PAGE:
5 04 2007

There’s a new book out, written by Mark Lynas, a British scientist. The book is called “Six Degrees,” and it’s not about separation from Kevin Bacon. It’s about the six degrees that can separate us from the world we’ve always known—the six degrees of global warming that will likely come to pass by the end of this century, if we keep up with business as usual, or even business-slightly-modified-because-of-global-warming. There is a great deal of lip service being paid to global warming these days. This book expounds in agonizing detail the dangers of lip service.

We want to stop global warming—but the US and China are pushing ahead with plans to build hundreds of coal-burning power plants, with only pie-in-the-sky promises of carbon sequestration.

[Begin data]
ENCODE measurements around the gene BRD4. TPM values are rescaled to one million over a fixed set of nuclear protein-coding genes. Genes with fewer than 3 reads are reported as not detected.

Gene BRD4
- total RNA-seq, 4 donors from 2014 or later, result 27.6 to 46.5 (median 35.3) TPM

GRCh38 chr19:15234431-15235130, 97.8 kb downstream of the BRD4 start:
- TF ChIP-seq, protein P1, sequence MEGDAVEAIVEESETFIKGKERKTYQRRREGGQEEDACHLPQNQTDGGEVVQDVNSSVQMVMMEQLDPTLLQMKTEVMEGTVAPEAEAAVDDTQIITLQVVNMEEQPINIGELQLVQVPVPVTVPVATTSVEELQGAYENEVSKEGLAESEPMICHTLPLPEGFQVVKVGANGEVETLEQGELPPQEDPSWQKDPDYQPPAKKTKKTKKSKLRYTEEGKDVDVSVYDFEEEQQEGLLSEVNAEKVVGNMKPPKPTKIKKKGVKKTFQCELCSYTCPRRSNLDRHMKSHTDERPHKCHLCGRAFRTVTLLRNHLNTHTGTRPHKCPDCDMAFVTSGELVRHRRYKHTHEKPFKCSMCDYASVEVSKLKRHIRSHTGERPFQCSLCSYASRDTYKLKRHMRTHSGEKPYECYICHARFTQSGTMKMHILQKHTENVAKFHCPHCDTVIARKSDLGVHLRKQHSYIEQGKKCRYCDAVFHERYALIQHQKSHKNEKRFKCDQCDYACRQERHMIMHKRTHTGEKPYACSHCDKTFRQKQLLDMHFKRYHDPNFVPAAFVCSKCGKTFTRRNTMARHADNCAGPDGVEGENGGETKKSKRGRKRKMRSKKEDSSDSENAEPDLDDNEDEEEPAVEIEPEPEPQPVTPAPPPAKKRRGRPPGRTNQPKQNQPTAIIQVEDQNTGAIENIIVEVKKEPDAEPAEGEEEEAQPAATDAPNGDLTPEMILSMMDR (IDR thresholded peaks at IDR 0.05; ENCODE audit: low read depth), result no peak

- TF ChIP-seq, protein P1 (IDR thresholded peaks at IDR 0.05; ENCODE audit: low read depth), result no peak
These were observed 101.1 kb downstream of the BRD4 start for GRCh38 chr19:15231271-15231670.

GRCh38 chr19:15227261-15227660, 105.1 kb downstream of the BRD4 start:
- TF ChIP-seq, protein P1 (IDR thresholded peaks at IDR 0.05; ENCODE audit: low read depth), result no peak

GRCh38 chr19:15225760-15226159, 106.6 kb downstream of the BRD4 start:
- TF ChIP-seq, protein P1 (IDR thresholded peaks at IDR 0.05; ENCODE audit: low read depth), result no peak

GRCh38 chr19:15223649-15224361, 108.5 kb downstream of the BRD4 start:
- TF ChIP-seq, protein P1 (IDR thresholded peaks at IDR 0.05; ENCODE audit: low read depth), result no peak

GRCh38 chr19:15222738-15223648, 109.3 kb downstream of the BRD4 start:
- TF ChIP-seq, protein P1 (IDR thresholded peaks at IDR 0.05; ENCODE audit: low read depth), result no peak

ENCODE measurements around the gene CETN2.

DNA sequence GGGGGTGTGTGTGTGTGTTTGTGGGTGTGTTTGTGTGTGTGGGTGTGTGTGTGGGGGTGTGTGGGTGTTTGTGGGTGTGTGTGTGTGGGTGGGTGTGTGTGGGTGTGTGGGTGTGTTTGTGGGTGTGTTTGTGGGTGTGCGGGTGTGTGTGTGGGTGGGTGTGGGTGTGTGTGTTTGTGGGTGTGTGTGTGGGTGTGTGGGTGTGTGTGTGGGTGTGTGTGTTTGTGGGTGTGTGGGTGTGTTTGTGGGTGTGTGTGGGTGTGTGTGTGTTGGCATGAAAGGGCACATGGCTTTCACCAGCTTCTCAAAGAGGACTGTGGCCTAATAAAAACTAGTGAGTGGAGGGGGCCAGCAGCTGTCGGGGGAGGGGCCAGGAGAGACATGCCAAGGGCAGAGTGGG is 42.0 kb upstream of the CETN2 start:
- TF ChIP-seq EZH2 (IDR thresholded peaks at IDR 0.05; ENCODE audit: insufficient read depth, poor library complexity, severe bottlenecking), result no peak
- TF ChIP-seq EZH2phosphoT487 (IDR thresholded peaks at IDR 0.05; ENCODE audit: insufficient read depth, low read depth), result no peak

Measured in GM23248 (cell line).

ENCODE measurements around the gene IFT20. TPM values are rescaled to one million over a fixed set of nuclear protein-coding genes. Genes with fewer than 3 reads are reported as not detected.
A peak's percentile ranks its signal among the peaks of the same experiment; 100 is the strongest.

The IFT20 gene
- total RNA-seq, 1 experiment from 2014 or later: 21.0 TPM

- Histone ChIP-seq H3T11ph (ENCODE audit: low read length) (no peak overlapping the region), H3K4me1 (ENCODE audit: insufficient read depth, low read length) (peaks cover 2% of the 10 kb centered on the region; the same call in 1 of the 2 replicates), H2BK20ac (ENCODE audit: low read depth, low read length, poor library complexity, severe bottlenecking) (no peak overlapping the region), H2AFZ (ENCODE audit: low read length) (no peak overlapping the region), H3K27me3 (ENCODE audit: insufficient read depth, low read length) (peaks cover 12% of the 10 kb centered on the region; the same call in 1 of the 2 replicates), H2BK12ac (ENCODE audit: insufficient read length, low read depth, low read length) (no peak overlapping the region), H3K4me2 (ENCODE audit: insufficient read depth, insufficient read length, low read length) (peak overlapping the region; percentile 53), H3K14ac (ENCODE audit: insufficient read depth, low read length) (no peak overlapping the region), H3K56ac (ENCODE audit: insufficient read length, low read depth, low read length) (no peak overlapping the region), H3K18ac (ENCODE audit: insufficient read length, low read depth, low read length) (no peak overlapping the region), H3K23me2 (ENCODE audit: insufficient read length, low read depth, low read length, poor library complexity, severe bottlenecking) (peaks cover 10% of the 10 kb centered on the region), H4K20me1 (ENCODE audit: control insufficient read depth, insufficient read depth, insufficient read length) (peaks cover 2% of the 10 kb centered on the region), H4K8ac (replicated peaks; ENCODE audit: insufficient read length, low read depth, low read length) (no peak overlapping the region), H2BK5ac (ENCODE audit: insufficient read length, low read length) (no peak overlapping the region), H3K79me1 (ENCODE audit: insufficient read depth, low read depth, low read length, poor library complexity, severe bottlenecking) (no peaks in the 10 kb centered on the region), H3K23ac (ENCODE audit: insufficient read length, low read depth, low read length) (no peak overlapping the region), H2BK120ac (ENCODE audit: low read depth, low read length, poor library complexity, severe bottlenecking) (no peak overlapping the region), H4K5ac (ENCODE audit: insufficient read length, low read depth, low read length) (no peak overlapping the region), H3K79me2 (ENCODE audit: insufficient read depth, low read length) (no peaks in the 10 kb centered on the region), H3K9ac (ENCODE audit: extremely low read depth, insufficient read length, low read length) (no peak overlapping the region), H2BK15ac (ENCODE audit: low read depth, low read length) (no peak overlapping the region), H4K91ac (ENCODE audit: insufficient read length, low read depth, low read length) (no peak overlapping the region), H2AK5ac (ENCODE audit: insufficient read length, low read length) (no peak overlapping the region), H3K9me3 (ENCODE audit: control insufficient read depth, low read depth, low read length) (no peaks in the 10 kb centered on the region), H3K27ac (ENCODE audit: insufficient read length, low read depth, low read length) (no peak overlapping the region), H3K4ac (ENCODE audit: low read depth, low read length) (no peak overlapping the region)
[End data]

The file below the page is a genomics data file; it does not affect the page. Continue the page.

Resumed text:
We want to save the polar bears and the Arctic and Antarctic icecaps—but hundreds of millions of Chinese, Indians, and Americans believe they are entitled to own private automobiles. You can build a fuel-efficient car, but you can’t build it in a carbon neutral factory, or drive it on carbon-neutral roads, and the physical layout of the private car economy is not carbon-neutral.

We are concerned for the hungry hundreds of millions—soon to be billions—in Africa, South America, and Asia, but we want to eat our globally sourced diets, our meats and our out-of-season fruits and vegetables, we want to run our cars on ethanol and biodiesel that take food out of the mouths of those people and destroy the jungles that are the lungs of the Earth.